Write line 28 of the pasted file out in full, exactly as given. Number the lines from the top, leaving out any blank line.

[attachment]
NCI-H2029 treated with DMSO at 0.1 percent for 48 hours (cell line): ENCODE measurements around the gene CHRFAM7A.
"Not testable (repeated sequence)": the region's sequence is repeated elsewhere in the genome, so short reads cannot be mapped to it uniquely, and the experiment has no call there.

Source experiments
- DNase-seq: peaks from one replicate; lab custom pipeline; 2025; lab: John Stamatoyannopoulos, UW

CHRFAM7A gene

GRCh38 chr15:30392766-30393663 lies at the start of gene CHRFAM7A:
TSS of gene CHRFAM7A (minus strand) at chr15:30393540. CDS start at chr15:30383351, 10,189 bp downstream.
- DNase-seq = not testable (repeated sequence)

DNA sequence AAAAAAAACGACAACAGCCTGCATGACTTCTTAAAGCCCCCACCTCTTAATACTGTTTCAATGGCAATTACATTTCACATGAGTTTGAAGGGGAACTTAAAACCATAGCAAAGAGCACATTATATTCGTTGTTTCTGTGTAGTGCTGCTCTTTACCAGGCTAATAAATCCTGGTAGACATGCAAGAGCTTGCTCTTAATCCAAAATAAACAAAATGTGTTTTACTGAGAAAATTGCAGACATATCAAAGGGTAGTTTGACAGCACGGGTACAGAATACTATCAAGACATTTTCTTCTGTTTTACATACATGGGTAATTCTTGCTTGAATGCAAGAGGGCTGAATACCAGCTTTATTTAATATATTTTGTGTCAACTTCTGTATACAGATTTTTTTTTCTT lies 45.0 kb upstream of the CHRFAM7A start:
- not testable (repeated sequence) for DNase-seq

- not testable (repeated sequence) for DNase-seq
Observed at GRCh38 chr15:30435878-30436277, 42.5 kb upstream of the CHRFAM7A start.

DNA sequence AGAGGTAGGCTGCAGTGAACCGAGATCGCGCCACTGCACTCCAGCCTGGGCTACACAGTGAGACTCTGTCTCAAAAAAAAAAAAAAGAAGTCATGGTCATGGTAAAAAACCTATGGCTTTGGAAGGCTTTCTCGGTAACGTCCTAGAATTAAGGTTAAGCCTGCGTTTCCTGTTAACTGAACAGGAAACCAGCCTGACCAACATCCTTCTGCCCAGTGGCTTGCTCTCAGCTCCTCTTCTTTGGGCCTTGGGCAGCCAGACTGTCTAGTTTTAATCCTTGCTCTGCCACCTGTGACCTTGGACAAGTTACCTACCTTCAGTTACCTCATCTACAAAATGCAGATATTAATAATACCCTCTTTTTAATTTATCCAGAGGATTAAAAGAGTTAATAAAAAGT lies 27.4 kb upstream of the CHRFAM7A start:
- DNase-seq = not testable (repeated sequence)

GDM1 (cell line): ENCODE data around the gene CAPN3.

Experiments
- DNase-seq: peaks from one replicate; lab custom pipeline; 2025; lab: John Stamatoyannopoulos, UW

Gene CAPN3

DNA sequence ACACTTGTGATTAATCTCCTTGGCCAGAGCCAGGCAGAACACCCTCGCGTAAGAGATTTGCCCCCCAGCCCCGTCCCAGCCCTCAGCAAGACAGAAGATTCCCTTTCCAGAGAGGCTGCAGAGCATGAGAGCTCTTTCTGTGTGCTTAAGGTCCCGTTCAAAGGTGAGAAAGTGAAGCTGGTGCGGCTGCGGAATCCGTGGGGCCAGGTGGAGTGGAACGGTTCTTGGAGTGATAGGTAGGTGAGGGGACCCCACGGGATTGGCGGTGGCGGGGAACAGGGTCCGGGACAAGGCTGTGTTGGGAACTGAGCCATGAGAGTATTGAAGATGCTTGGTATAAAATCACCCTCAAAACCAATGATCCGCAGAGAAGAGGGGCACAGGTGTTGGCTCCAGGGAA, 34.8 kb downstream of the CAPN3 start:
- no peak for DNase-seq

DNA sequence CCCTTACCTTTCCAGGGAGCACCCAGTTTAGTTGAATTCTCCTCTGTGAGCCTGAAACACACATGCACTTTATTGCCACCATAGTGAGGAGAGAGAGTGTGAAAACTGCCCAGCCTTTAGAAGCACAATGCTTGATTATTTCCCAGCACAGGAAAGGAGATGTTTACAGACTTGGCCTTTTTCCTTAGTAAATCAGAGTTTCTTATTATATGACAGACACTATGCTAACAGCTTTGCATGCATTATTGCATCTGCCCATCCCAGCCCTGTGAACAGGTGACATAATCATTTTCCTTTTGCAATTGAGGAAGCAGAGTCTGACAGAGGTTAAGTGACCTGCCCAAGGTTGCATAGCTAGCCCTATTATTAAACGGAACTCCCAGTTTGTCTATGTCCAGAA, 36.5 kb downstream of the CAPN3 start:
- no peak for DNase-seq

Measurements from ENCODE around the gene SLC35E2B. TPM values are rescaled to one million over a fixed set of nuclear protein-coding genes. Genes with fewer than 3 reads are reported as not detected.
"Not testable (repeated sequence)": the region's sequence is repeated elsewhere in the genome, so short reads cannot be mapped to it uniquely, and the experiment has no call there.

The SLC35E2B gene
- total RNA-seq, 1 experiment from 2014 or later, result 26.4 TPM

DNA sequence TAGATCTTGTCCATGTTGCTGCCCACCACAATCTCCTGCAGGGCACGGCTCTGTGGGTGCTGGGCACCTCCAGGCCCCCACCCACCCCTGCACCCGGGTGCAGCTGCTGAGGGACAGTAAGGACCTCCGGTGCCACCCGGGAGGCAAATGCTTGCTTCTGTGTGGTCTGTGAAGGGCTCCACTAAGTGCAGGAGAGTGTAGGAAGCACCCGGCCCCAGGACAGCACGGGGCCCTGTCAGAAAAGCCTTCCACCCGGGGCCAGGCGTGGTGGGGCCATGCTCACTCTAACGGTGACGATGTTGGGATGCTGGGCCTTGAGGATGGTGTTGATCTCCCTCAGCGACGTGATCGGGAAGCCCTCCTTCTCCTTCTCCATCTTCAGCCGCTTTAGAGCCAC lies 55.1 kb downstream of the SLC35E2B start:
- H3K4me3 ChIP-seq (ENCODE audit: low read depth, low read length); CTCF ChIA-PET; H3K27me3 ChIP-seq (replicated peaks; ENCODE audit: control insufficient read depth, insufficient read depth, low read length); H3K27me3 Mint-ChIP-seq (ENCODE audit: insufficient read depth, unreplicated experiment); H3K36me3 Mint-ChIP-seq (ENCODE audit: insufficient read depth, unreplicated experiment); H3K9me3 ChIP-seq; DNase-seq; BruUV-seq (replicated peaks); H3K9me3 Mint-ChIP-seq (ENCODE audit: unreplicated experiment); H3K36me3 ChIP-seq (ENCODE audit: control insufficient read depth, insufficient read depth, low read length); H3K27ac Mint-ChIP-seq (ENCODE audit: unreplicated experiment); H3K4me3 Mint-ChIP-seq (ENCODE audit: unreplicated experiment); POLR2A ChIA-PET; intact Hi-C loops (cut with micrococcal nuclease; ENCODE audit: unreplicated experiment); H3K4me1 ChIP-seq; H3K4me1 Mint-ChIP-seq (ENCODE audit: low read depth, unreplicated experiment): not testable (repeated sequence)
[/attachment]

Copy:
- H3K4me3 ChIP-seq (ENCODE audit: low read depth, low read length); CTCF ChIA-PET; H3K27me3 ChIP-seq (replicated peaks; ENCODE audit: control insufficient read depth, insufficient read depth, low read length); H3K27me3 Mint-ChIP-seq (ENCODE audit: insufficient read depth, unreplicated experiment); H3K36me3 Mint-ChIP-seq (ENCODE audit: insufficient read depth, unreplicated experiment); H3K9me3 ChIP-seq; DNase-seq; BruUV-seq (replicated peaks); H3K9me3 Mint-ChIP-seq (ENCODE audit: unreplicated experiment); H3K36me3 ChIP-seq (ENCODE audit: control insufficient read depth, insufficient read depth, low read length); H3K27ac Mint-ChIP-seq (ENCODE audit: unreplicated experiment); H3K4me3 Mint-ChIP-seq (ENCODE audit: unreplicated experiment); POLR2A ChIA-PET; intact Hi-C loops (cut with micrococcal nuclease; ENCODE audit: unreplicated experiment); H3K4me1 ChIP-seq; H3K4me1 Mint-ChIP-seq (ENCODE audit: low read depth, unreplicated experiment): not testable (repeated sequence)